The conversion into months in negative scenario is what I am not getting.
I'm not sure what you mean by this but using a TimeSpan object will get you the number of days difference, and using the Abs() method will get you the number as a positive integer. Converting that into months and years requires some logic which takes into account leap years and the number of days in each month, none of which is impossible, it just requires a little extra thought.
One of these days I'm going to think of a really clever signature.
The general way to get the difference between two DateTime values is just to subtract and get a TimeSpan. A TimeSpan only goes as high as Days, not months or years because doing so is rather difficult -- you must take the varying lengths of months and Leap Days and into account.
It were easy and reliable, it would be built-in. If you really want to do this, you're on your own. I seem to recall that someone else asked about this a few months back, but a quick search didn't turn it up.
you must take the varying lengths of months and Leap Days and into account.
I'm not saying that it's right, or that anyone should do it, but what about the Datediff function in the Microsoft.VisualBasic namespace? There you'r able to get the difference in months and years without that hassle.
But saying that, I've not used that namespace in a C# solution.
No, there is no limit I am aware of, and a quick test says that you can use more than 3852 points anyway:
Point points = new Point;
Random r = new Random();
for (int i = 0; i < points.Length; i++)
points[i] = new Point(r.Next(0, 200), r.Next(0, 200));
privatevoid panel1_Paint(object sender, PaintEventArgs e)
Pen p = Pens.Red;
Works with no problems. I would suspect the problem is in your other code.
BTW: You shouldn't create a new Pen like that - you are responsible for calling Dispose on all graphics elements you create, so you should keep a reference to it, or use a stock item as I did.
Ideological Purity is no substitute for being able to stick your thumb down a pipe to stop the water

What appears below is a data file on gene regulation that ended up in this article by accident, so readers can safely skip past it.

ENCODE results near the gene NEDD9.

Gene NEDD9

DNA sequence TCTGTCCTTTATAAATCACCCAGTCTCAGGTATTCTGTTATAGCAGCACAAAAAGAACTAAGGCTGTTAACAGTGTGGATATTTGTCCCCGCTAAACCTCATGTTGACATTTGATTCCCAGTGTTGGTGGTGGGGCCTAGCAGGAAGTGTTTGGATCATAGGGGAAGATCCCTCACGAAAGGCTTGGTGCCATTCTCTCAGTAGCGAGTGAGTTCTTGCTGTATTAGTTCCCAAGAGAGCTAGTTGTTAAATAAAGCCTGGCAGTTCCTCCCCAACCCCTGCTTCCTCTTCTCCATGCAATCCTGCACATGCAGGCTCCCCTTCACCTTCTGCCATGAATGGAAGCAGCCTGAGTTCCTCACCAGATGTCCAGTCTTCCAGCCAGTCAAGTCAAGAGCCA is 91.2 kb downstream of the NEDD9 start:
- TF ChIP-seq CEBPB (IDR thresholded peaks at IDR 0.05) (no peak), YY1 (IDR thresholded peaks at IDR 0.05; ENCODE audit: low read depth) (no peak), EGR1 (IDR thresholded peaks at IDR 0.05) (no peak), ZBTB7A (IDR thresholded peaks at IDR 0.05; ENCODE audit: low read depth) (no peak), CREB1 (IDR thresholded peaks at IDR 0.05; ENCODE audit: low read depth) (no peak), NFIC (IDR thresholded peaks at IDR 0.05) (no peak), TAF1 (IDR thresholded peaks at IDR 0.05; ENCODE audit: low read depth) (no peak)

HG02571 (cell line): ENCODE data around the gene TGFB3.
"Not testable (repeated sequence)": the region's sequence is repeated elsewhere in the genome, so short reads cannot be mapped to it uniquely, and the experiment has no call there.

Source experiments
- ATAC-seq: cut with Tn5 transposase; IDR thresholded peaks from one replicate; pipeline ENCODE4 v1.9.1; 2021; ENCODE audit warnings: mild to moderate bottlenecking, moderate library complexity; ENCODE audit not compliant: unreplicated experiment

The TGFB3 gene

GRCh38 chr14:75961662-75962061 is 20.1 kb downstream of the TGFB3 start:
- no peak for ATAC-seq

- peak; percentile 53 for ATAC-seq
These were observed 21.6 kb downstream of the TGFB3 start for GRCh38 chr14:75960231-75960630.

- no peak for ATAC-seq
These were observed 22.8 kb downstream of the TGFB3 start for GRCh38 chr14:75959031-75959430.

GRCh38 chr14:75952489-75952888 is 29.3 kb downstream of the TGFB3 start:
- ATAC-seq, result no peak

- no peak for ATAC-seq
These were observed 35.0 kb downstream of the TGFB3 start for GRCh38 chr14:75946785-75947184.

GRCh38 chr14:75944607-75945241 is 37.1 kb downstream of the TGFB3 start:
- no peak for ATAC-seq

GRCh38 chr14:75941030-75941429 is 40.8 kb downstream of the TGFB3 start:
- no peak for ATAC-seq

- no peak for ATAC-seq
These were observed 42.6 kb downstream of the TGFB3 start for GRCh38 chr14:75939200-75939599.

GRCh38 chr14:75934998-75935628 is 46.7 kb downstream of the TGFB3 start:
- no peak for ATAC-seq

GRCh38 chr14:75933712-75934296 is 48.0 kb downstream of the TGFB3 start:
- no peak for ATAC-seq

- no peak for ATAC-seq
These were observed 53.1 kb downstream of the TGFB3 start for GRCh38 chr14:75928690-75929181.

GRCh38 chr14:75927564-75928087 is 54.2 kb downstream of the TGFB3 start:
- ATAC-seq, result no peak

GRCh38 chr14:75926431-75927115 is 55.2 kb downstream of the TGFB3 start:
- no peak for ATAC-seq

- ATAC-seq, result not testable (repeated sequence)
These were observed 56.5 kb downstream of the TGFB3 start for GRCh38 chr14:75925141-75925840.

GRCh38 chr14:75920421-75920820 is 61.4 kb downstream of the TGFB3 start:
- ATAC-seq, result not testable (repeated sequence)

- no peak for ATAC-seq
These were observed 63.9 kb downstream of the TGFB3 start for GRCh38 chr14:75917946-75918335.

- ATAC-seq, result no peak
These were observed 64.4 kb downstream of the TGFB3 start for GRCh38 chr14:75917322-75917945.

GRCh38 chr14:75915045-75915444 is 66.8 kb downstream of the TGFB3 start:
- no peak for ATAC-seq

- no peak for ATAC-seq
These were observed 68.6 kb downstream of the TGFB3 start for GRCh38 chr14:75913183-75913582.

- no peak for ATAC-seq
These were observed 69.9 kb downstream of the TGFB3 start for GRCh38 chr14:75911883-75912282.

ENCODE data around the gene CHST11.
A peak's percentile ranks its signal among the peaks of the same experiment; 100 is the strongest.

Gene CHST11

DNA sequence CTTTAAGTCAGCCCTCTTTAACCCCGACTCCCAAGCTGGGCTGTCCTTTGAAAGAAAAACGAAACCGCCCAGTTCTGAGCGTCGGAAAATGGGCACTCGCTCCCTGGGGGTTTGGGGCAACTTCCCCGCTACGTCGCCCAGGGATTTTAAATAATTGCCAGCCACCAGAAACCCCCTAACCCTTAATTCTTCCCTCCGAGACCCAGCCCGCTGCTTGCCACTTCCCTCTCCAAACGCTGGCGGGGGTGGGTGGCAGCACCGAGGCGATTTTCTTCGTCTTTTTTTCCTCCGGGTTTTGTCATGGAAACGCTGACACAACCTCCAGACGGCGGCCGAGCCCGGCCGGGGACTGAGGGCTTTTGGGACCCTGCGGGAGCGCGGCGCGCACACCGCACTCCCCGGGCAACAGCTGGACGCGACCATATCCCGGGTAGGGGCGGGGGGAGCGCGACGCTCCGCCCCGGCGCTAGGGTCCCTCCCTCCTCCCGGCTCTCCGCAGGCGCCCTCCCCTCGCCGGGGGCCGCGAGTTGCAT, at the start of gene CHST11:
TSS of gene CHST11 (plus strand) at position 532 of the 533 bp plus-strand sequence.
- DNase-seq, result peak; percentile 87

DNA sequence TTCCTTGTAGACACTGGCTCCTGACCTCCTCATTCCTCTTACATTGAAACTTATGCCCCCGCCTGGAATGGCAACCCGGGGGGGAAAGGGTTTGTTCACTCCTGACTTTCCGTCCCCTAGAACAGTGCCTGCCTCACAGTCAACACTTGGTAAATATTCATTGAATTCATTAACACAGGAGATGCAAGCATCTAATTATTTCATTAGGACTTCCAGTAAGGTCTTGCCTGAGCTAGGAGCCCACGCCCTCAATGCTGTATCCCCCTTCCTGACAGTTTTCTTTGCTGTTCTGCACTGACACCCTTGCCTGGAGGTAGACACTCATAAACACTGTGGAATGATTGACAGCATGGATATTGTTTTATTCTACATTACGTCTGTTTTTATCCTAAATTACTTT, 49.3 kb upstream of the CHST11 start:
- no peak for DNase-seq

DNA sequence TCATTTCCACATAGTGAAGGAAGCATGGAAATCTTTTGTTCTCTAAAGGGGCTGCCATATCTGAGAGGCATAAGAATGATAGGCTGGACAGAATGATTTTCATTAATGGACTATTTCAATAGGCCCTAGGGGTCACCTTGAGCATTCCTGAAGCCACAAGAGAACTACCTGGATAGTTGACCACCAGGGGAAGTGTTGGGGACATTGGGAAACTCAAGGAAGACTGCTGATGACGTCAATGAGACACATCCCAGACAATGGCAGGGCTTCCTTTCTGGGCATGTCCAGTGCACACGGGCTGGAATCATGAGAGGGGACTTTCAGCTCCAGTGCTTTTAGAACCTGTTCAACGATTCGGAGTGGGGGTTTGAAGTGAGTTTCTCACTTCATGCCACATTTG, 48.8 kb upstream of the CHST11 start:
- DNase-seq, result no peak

I received a C# 2008 console application from a contract shop to work with. The purpose of the console application is to consume data it receives from a web service. (The contract shop that wrote the web service also wrote the console application I am suppose to work with.)
My questions are the following:
1. The console application writes to a log file. The only results I can see that can come from the log file is a dos window that displays while the application is running. If this is true, can you tell me how to have the log file write to a different location?
2. When I run the console application, I sometimes see error messages that show up in the dos popup window. At first I thought the error messages came from the web service. However today I opened up an *.xsd file and I see alot of the error messages that appeared in the dos window the last few days. Thus can you tell me how to determine how the *.xsd file is wired to the application? I would like to learn how the code is called.
3. Can I step through the code that is executed from the *.xsd file? If so, how would I accomplish this task? Do I need certain debug options set?
1. I'd guess they are using TraceListeners[^]. The one you're probaly after is the TextWriterTraceListener[^]. The link has a code snippet on how to implement the TextWriterTraceListener to help get started. The first link shows how to setup a listener declaratively using the config file. This is the better way to go because you can control your listeners without recompiling the application.
I’m using Visual Studio 2008and I started a Window’s Form project in C++.
I want to switch it overto C#. I realize that I will have to basically re-write the operational code, and the functionality behind the forms, but what I want to do if I can is"import" the form designs to C#.
I’m only interested in the placement of the boxes and buttons etc., not the coding that links one form to the next or the operational code behind each button.
Is there an easy way to copy / import the forms from C++ to C#?
This is a question related to yesterdays "Blank lines in a rich text box from a Serial Device, am I getting rid of them correctly....." I have found an oddity with the data I am reading in at odd times I get "\n" appearing (it's serial data) I am using a foreach() loop to split up the data coming in with one one the delimiters being "\n" I'm guessing that as there are two next to each other it see one kills it and lets the other pass,
Resulting in a blank line. If I use
if (subString == "\n")
with out effect
I have got it so it creates the a save file as
the commented out lines have been tried and found not to work (also the if Contains does nothing), I was trying to avoid using the StreamReader / Writer and BinaryReader /Writer as I am a little of how they work also I am attempting to read data from a board I read in the past with out using them.
Last Visit: 31-Dec-99 18:00 Last Update: 21-Sep-23 22:27